In 1984, he was offered a job with the WWF several months after WWF went national. Vince McMahon took particular delight in stripping Gagne of talent after Gagne turned down McMahon’s ridiculous low offer to buy the company from him. He took announcers like Rodger Kent and Rod Tronguard who had no business by that point in working for a national promotion. While many of the signings had no purpose, Heenan was a different story.
Unlike most, who were encouraged to skip town and not do business on the way out, Heenan told Gagne about leaving, and Gagne was furious at him for leaving for the opposition after all the years he’d employed him. It was a somewhat ugly parting of the ways, but Heenan never knocked Gagne, and he would never publicly knock McMahon when McMahon cut him at the end of 1993 because Heenan’s contract would have escalated from $275,000 per year to $350,000 the next year.
Heenan and Gagne created a storyline for his departure, doing a television angle where Stanley Blackburn suspended him.
When McMahon cut Heenan’s contract, publicly, Heenan portrayed it that he was having neck problems, and WCW offered him a job that included health insurance, something he never had in WWF. But in reality, it was McMahon feeling that Heenan and Gene Okerlund were getting big money, but he felt they were too old in what he considered a youth oriented business, and let them go. Heenan could have just left, but wanted to do what he considered the right thing for business.
While adversaries on television, Heenan loved Monsoon, and went with the idea that if he was going to leave, that Monsoon should be the one to kick him out of the promotion, which he did on the December 6, 1993, edition of Raw from White Plains, NY. Heenan said that after the show, he and Monsoon went to the hotel room and cried for an hour on each others’ shoulders because they weren’t going to be working together any longer.
Unlike almost everyone else who left the WWF for WCW in that era, Heenan would never say anything negative about WWF or McMahon on television, even when greatly encouraged to do so.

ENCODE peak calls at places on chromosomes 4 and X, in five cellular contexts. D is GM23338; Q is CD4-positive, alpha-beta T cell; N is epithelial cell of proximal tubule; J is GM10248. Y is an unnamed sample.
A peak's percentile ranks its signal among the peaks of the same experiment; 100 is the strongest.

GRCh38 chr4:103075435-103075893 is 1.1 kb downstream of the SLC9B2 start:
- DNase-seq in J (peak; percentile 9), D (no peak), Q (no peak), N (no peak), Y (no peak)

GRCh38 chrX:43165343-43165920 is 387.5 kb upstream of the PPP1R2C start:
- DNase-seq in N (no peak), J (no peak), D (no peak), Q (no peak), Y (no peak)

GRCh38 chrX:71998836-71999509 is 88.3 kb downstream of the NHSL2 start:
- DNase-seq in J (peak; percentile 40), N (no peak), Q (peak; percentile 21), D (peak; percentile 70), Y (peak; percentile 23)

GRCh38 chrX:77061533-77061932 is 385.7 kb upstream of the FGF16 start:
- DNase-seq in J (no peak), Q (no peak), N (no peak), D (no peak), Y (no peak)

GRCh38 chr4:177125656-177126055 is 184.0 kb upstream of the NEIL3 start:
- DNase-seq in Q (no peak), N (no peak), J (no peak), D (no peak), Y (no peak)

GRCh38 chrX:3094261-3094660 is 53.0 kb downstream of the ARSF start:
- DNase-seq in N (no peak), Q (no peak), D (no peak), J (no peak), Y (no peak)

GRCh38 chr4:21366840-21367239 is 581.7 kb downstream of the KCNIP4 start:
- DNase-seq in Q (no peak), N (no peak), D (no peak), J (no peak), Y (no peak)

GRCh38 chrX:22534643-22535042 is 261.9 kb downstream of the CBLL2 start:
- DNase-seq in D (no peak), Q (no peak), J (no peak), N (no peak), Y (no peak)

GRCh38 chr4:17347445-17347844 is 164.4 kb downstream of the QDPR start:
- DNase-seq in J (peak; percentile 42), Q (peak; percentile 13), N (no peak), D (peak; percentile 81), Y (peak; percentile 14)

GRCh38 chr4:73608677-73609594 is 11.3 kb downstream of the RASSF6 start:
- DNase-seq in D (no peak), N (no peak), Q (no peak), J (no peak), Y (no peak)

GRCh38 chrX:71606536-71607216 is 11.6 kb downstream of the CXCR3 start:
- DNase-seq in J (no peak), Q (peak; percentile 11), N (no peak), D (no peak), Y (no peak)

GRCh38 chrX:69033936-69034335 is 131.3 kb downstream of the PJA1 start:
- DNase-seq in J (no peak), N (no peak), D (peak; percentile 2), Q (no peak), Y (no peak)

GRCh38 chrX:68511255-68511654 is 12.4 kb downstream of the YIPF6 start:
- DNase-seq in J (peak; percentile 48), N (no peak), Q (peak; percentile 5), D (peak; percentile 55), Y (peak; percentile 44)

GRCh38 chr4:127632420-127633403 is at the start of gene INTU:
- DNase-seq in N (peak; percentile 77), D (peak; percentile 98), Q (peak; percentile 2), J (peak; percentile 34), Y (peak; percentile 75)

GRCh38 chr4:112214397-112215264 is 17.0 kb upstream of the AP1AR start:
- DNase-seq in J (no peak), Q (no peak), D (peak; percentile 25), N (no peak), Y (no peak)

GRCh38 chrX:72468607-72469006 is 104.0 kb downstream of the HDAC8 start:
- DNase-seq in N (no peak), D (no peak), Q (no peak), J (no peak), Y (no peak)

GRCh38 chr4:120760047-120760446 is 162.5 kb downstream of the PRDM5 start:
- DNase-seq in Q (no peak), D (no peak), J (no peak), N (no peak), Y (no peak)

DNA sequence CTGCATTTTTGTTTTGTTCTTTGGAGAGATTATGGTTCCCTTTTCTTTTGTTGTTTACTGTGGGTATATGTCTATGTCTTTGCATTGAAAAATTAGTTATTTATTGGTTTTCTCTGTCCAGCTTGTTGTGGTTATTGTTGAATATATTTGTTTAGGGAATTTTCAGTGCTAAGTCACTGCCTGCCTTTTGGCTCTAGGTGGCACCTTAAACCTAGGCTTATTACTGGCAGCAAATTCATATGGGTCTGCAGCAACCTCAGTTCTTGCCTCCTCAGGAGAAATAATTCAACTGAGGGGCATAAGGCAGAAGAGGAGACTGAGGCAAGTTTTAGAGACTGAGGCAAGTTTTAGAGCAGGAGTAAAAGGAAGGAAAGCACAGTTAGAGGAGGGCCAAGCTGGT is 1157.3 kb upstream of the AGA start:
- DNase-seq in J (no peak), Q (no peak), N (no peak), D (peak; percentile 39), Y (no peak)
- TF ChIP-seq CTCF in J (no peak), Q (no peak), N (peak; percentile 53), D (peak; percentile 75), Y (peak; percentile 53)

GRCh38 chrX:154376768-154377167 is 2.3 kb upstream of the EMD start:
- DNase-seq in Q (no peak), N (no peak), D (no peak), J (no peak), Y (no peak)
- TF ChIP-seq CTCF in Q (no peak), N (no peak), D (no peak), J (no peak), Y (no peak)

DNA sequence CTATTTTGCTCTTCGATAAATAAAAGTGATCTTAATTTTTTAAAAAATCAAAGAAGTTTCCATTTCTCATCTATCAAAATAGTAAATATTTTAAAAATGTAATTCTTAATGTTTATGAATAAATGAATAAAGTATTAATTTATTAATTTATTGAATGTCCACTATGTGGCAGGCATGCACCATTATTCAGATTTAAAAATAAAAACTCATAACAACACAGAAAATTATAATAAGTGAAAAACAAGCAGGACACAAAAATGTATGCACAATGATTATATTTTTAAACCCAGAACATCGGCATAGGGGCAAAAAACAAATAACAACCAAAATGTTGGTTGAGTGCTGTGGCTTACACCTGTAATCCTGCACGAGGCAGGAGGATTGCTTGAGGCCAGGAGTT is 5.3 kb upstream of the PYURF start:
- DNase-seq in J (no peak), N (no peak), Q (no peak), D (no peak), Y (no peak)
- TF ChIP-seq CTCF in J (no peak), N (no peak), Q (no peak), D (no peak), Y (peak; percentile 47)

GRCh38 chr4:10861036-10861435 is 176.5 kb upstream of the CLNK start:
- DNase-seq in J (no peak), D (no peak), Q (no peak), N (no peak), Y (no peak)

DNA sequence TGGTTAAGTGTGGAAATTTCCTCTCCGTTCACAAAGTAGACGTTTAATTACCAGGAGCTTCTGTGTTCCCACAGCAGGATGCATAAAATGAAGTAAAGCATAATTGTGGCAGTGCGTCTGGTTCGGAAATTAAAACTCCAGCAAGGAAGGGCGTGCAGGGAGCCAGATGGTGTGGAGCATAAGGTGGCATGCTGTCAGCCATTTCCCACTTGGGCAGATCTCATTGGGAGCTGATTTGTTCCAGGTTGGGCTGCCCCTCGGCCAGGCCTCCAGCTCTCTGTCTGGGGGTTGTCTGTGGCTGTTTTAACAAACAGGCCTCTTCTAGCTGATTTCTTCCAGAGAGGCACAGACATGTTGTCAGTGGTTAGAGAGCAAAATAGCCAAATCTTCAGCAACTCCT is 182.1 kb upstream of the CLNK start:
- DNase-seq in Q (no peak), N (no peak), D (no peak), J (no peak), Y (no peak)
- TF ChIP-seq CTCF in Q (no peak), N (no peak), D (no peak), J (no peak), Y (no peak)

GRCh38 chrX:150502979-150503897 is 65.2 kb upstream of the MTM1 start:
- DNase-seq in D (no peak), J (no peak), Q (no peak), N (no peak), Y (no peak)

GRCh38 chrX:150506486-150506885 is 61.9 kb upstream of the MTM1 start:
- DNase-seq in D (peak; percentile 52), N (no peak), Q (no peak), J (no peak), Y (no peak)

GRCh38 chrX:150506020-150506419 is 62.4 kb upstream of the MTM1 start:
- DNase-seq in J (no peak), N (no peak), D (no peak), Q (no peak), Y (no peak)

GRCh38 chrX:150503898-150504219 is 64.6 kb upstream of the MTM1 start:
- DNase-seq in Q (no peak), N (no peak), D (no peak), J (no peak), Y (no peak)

The irony, and he was bitter about this, was after he was let go by WCW in 2000, shortly before the company folded, he was never offered a job by WWE. He did appear a few times doing guest shots, but he was mad seeing guys who tried to bury WWF on television, in public, and even guys who tried to put the company out of business get jobs while he never did.
Heenan’s career wrestling slowed down after suffering a broken neck in a match with Atsushi Onita in Japan in 1983. While he did wrestle as late as 1991, in a series of grudge matches with Ray “Big Bossman” Traylor, and others, they were kept very short, he had to pick his spots after that point.
Heenan came to the WWF in 1984 to manage Jesse Ventura, and when Ventura had health issues, he was switched to managing John Studd.
Unlike in other promotions where the Heenan family had only a few members, in WWF, Heenan was made the top manager from his arrival in late 1984 through 1987, when some of the steam was taken off of him. His highest profile role came as the manager of Andre the Giant, who he later said was the least fun of anyone he ever managed, for his WrestleMania III match with Hulk Hogan at the Pontiac Silverdome, which can be strongly argued was the biggest match ever held in the U.S.
He started announcing in 1986, and combined managing and announcing until 1991. He asked to be taken off the road because his neck was bothering him so much that he felt he couldn’t do the job at ringside. Still, when Ric Flair left WCW in 1991, Heenan came out of retirement to manage Flair. Heenan would refer to Flair, Stevens and Curt Hennig as the three best wrestlers he ever managed, with Patterson fourth and Bockwinkel fifth.
But the touring with Flair was short-lived, and Hennig, as Mr. Perfect, who was collecting on an insurance disability claim due to a bad back that he claimed ended his career, was transitioned to being Flair’s manager.
We’ll have more on Heenan in next week’s issue.